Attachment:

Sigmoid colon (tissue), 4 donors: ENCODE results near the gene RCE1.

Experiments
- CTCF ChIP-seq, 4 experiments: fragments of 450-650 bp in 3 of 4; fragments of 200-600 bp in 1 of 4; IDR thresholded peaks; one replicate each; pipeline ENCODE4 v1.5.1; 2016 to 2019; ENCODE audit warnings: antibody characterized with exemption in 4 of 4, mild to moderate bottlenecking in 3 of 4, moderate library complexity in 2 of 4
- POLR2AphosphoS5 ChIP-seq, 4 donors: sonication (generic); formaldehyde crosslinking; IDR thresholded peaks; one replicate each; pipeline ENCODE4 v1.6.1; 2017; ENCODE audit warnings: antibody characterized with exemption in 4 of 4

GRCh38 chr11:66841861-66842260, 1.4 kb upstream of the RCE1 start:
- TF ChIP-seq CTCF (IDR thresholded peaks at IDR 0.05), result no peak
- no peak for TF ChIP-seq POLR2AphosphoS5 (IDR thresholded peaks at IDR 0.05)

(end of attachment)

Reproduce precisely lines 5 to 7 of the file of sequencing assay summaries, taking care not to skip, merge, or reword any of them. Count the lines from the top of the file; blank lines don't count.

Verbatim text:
GRCh38 chr11:66841861-66842260, 1.4 kb upstream of the RCE1 start:
- TF ChIP-seq CTCF (IDR thresholded peaks at IDR 0.05), result no peak
- no peak for TF ChIP-seq POLR2AphosphoS5 (IDR thresholded peaks at IDR 0.05)